Copenhagen is on track to become the world's first carbon neutral capital by 2025 – even while attracting 100,000 new residents. In June, Mariella Puerto, Barr Senior Program Officer, joined a group of US-based foundation staff to see firsthand how they were doing it.
In 1969, about half of all American children walked or biked to school. Of those living within a mile from school, 87% walked or biked. Today, less than 15% do.
In all of its work, Barr is guided by a vision for a vibrant, just, and sustainable world, with hopeful futures for children. In Barr's climate change portfolio, the applications of "vibrant" and "sustainable" are clear—but articulating how this work is also about creating a more "just" world can be more elusive.
Two recent reports shine a spotlight on an until-recently unaccounted for source of GHG emissions – methane that leaks from old and leaky pipes that, by the authors' estimates, mean the state is losing more ground than it's gaining.
One of the most difficult groups to engage in energy efficiency is low- and moderate-income families. Into this gap steps Renew Boston, a one-stop shop to help Boston residents and businesses get into the energy-saving game at no cost.
In Boston and most cities, the majority of GHG emissions come from buildings (in Boston, they are responsible for 74% of the city's carbon footprint).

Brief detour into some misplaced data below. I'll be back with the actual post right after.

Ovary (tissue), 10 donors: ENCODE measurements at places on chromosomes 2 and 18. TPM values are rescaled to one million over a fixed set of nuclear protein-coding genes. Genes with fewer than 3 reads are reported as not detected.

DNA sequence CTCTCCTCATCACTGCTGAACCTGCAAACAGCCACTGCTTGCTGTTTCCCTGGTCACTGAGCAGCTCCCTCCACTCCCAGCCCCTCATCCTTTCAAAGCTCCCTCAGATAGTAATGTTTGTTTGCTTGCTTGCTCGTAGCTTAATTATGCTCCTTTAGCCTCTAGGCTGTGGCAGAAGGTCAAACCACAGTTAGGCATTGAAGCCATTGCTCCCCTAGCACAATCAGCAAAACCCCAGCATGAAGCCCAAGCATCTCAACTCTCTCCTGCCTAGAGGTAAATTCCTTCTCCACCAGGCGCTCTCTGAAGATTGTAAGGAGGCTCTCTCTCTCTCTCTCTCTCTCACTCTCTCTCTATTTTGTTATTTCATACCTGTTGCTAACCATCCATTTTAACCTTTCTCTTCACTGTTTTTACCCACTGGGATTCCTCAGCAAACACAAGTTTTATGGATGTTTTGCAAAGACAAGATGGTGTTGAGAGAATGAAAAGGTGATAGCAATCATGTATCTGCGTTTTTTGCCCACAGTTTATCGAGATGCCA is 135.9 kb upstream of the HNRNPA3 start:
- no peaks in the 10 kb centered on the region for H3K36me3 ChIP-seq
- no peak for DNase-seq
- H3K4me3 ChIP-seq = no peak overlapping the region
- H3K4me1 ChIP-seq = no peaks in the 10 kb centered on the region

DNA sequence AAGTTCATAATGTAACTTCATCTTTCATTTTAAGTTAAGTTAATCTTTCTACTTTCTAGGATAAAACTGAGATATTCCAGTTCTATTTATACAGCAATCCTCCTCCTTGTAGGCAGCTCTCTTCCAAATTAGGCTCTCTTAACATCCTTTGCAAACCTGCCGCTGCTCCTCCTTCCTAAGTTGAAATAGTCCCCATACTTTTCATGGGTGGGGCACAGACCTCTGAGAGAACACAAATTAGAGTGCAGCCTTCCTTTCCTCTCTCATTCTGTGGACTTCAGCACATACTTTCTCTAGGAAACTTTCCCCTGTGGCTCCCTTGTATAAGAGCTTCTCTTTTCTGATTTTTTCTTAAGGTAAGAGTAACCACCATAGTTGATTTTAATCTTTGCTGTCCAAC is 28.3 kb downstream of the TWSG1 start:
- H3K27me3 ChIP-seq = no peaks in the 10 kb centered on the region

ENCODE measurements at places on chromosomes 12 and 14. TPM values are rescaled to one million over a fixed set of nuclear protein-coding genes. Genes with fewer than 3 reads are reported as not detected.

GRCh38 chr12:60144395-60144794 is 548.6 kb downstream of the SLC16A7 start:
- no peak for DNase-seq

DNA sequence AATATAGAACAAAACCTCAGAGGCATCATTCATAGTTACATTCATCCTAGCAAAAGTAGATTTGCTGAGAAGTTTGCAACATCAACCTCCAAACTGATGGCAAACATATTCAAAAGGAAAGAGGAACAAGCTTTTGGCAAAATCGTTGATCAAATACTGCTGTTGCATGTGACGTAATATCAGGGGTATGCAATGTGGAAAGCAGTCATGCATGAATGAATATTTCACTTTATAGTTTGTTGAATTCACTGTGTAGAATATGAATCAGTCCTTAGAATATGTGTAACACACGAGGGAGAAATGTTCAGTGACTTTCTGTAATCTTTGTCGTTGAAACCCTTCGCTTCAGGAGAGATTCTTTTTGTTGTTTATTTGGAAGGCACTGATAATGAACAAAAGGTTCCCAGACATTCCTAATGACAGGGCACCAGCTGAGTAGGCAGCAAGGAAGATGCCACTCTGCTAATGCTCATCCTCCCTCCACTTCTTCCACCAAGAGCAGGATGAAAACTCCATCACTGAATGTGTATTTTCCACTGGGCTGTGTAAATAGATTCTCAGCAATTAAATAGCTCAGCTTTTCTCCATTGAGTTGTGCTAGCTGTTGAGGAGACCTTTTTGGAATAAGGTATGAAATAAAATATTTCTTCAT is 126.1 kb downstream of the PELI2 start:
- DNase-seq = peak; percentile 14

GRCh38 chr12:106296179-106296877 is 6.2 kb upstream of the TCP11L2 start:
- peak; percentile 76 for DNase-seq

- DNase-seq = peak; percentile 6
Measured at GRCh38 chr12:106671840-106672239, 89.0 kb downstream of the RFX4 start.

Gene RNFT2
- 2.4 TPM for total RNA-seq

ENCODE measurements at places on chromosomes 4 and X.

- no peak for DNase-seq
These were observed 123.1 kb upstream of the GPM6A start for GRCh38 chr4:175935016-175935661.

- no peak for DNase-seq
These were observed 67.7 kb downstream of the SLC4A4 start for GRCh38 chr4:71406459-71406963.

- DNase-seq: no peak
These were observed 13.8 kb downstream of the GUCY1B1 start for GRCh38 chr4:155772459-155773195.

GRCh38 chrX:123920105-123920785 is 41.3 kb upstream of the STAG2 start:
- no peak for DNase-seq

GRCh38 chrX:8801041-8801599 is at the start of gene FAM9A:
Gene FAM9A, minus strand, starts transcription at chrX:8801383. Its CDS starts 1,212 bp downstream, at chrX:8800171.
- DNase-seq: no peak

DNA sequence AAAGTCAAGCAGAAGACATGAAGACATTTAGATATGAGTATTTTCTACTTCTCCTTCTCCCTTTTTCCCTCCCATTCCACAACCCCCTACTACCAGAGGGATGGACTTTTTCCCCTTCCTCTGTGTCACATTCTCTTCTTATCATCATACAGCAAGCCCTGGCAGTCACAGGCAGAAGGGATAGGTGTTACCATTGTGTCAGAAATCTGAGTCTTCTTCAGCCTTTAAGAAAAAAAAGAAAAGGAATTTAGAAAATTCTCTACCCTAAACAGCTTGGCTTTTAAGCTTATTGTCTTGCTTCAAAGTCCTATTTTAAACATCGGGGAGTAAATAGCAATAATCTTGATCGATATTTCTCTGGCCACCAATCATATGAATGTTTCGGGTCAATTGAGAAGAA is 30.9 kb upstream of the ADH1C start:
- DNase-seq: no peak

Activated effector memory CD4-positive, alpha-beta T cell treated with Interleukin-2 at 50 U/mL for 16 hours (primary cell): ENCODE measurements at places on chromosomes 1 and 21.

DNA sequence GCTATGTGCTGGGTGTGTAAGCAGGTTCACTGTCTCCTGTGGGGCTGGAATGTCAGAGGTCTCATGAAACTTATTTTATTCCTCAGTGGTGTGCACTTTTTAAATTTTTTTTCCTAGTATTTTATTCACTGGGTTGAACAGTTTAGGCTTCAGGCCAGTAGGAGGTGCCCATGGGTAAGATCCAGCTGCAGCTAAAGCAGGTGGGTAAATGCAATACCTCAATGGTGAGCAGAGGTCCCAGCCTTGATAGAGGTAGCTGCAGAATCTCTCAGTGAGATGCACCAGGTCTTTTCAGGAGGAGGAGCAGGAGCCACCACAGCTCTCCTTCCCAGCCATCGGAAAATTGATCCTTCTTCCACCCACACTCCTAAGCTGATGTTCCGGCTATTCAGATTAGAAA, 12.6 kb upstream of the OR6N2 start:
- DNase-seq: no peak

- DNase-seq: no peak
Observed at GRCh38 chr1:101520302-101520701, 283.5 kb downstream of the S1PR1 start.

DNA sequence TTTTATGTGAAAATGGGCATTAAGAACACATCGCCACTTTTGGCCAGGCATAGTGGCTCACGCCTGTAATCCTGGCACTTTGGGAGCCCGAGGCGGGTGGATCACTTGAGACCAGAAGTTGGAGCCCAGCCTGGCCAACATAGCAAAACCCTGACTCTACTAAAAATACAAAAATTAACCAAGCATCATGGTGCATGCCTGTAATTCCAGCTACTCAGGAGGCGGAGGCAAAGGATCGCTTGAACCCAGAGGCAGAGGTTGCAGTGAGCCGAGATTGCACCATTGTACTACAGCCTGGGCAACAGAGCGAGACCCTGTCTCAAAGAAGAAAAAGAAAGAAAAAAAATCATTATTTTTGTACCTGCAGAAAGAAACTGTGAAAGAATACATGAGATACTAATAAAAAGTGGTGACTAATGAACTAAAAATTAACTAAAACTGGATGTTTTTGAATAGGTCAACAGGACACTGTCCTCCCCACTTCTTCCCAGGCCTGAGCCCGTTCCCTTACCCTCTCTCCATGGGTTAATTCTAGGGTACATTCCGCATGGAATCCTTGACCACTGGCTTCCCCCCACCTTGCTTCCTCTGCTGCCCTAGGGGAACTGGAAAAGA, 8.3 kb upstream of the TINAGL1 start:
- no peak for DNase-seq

For the second year in a row, Massachusetts nabbed the number spot on a list ranking states by their energy efficiency initiatives. In this post, Senior Program Officer Mariella Puerto talks to Ian Bowles, former Secretary of Energy and Environment for Massachusetts, and Jeremy McDiarmid, Massachusetts Director at Environment Northeast, to find out what this designation means, how Massachusetts got it, and what it will take to keep the momentum going.
A new approach in greater Boston is showing early promise accelerating efforts to save money and reduce our carbon footprint.
Some low-income residents can spend up to 40% of their incomes on energy and that building emissions are unnecessarily high.
What is the state of the American dream in Metro Boston? A new report takes a piercing look at how much the answer to that question still depends on race.